d) hippocampus.

e) cranial nerves

d

213

Wakefulness is regulated by the reticular formation, which is present in the

a) basal nuclei.

b) cerebral cortex.

c) brainstem.

d) limbic system.

e) spinal cord.

c

214

Which of the following structures or regions is incorrectly paired with its function?

a) limbic system - motor control of speech

b) medulla oblongata - homeostatic control

c) cerebellum - coordination of movement and balance

d) corpus callosum - communication between the left and right cerebral cortices

e) hypothalamus - regulation of temperature, hunger, and thirst

a

215

What is the neocortex?

a) a primitive brain region that is common to reptiles and mammals

b) a region deep in the cortex that is associated with the formation of emotional memories

c) a central part of the cortex that receives olfactory information

d) an additional outer layer of neurons in the cerebral cortex that is unique to mammals

e) an association area of the frontal lobe that is involved in higher cognitive functions

d

216

What is a genome?

a) The complete complement of an organism's genes

b) A specific set of polypeptides within each cell

c) A specialized polymer of four different kinds of monomers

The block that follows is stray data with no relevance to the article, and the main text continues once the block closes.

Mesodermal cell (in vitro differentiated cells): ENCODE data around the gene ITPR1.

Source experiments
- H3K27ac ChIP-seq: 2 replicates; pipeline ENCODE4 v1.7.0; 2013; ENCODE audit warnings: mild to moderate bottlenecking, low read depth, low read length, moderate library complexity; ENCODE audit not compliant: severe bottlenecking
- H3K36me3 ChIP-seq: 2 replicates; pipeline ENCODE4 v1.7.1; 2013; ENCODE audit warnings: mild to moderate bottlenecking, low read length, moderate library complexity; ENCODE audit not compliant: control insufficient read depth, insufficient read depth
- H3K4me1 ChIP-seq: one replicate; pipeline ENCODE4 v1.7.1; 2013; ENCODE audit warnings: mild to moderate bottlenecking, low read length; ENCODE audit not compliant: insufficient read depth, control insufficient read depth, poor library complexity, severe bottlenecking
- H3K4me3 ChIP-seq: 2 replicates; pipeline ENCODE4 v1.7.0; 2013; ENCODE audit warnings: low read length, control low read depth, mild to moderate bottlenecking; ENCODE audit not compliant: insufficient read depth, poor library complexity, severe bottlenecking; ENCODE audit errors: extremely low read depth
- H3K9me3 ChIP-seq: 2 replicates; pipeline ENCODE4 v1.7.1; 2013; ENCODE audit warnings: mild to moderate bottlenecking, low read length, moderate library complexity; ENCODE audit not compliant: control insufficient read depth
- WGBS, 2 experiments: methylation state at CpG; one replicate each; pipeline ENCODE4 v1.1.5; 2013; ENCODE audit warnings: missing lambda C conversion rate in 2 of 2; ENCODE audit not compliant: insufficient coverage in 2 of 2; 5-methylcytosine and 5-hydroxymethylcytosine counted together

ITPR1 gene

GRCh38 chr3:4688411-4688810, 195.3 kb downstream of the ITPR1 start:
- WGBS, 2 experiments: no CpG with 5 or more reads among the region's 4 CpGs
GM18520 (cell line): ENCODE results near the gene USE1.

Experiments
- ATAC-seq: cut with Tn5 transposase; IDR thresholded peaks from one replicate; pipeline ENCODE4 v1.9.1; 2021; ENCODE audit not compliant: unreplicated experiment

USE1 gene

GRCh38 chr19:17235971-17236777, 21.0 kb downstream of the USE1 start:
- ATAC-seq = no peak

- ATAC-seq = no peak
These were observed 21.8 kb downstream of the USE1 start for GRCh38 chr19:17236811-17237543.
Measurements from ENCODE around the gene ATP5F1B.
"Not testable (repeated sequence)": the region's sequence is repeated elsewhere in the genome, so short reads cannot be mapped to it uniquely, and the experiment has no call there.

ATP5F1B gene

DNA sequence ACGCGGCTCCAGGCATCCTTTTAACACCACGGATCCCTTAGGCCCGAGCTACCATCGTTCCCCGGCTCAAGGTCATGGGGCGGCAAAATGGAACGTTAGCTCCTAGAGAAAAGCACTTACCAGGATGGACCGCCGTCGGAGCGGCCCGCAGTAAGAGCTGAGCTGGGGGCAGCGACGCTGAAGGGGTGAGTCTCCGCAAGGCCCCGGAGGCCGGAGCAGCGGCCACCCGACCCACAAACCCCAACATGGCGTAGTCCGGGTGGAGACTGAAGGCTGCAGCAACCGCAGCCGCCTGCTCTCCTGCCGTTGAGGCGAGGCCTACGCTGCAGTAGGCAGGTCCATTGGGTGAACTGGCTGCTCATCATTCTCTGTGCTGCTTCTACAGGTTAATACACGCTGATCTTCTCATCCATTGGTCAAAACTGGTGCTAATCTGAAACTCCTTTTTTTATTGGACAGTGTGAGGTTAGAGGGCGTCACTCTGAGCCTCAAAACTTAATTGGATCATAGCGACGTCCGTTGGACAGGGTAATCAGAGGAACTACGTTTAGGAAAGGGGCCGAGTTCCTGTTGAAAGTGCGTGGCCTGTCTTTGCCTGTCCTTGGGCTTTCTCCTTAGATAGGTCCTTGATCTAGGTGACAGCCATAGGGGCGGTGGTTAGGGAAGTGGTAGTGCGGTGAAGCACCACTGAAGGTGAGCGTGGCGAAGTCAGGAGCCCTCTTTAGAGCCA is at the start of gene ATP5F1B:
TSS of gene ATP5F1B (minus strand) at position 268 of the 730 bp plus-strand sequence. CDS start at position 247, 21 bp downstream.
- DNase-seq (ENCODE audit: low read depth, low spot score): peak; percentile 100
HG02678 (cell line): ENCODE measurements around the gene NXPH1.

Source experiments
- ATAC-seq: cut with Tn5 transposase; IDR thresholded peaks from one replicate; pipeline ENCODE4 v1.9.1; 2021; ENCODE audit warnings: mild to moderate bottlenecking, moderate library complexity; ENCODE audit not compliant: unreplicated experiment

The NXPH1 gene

d) A specific segment of DNA that is found within a prokaryotic chromosome

e) An ordered display of chromosomes arranged from largest to smallest

a

217

Asexual reproduction results in identical offspring unless which of the following occurs?

a) Natural selection

b) Cloning

c) Crossing over

d) Mutation

e) Environmental change

d

218

A gene's location along a chromosome is known as which of the following?

a) Allele

b) Sequence

c) Locus

d) Variant

e) Trait

c

219

What is a karyotype?

a) The set of unique physical characteristics that define an individual

b) The collection of all the mutations present within the genome of an individual

c) The combination of chromosomes found in a gamete

d) A system of classifying cell nuclei

e) A display of every pair of homologous chromosomes within a cell, organized according to size and shape

e

220

The human X and Y chromosomes

a) are both present in every somatic cell of males and females alike.

b) are of approximately equal size and number of genes.

c) are almost entirely homologous, despite their different names.

d) include genes that determine an individual's sex.

e) include only genes that govern sex determination.

d

221

In animals, meiosis results in gametes, and fertilization results in

a) spores.

b) gametophytes.

c) zygotes.

d) sporophytes.

e) clones.

c

222